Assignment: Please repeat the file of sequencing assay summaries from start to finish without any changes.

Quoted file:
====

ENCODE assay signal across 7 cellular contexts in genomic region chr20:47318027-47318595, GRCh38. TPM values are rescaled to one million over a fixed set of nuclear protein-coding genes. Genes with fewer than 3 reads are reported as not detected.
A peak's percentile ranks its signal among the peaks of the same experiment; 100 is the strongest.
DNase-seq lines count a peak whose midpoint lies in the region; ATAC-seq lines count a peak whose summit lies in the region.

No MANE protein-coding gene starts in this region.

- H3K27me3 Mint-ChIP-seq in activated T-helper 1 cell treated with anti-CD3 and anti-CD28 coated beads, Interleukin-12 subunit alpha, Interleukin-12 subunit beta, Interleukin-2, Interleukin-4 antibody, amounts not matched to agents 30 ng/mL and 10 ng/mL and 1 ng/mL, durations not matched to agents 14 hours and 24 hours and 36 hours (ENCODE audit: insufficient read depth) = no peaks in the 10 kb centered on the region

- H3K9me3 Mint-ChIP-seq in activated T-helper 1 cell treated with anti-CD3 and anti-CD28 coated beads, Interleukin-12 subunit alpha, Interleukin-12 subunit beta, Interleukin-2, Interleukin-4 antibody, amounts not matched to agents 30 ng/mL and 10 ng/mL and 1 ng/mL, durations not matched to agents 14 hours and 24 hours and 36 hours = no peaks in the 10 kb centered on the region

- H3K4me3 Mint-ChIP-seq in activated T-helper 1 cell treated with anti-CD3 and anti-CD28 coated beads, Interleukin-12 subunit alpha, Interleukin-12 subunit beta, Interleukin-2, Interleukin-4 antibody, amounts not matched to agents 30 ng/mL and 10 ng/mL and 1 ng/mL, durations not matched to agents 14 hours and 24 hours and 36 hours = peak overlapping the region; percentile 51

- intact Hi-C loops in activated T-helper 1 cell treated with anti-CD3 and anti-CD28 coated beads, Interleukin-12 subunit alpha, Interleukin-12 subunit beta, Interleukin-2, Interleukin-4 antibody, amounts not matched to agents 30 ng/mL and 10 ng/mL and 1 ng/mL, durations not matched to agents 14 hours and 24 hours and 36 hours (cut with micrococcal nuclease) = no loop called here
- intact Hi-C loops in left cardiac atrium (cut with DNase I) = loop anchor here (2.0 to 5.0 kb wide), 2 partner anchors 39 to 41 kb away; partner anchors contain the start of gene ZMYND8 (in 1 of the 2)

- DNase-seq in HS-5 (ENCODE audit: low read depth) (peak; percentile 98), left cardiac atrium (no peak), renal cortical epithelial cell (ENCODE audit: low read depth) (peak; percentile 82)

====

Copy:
ENCODE assay signal across 7 cellular contexts in genomic region chr20:47318027-47318595, GRCh38. TPM values are rescaled to one million over a fixed set of nuclear protein-coding genes. Genes with fewer than 3 reads are reported as not detected.
A peak's percentile ranks its signal among the peaks of the same experiment; 100 is the strongest.
DNase-seq lines count a peak whose midpoint lies in the region; ATAC-seq lines count a peak whose summit lies in the region.

No MANE protein-coding gene starts in this region.

- H3K27me3 Mint-ChIP-seq in activated T-helper 1 cell treated with anti-CD3 and anti-CD28 coated beads, Interleukin-12 subunit alpha, Interleukin-12 subunit beta, Interleukin-2, Interleukin-4 antibody, amounts not matched to agents 30 ng/mL and 10 ng/mL and 1 ng/mL, durations not matched to agents 14 hours and 24 hours and 36 hours (ENCODE audit: insufficient read depth) = no peaks in the 10 kb centered on the region

- H3K9me3 Mint-ChIP-seq in activated T-helper 1 cell treated with anti-CD3 and anti-CD28 coated beads, Interleukin-12 subunit alpha, Interleukin-12 subunit beta, Interleukin-2, Interleukin-4 antibody, amounts not matched to agents 30 ng/mL and 10 ng/mL and 1 ng/mL, durations not matched to agents 14 hours and 24 hours and 36 hours = no peaks in the 10 kb centered on the region

- H3K4me3 Mint-ChIP-seq in activated T-helper 1 cell treated with anti-CD3 and anti-CD28 coated beads, Interleukin-12 subunit alpha, Interleukin-12 subunit beta, Interleukin-2, Interleukin-4 antibody, amounts not matched to agents 30 ng/mL and 10 ng/mL and 1 ng/mL, durations not matched to agents 14 hours and 24 hours and 36 hours = peak overlapping the region; percentile 51

- intact Hi-C loops in activated T-helper 1 cell treated with anti-CD3 and anti-CD28 coated beads, Interleukin-12 subunit alpha, Interleukin-12 subunit beta, Interleukin-2, Interleukin-4 antibody, amounts not matched to agents 30 ng/mL and 10 ng/mL and 1 ng/mL, durations not matched to agents 14 hours and 24 hours and 36 hours (cut with micrococcal nuclease) = no loop called here
- intact Hi-C loops in left cardiac atrium (cut with DNase I) = loop anchor here (2.0 to 5.0 kb wide), 2 partner anchors 39 to 41 kb away; partner anchors contain the start of gene ZMYND8 (in 1 of the 2)

- DNase-seq in HS-5 (ENCODE audit: low read depth) (peak; percentile 98), left cardiac atrium (no peak), renal cortical epithelial cell (ENCODE audit: low read depth) (peak; percentile 82)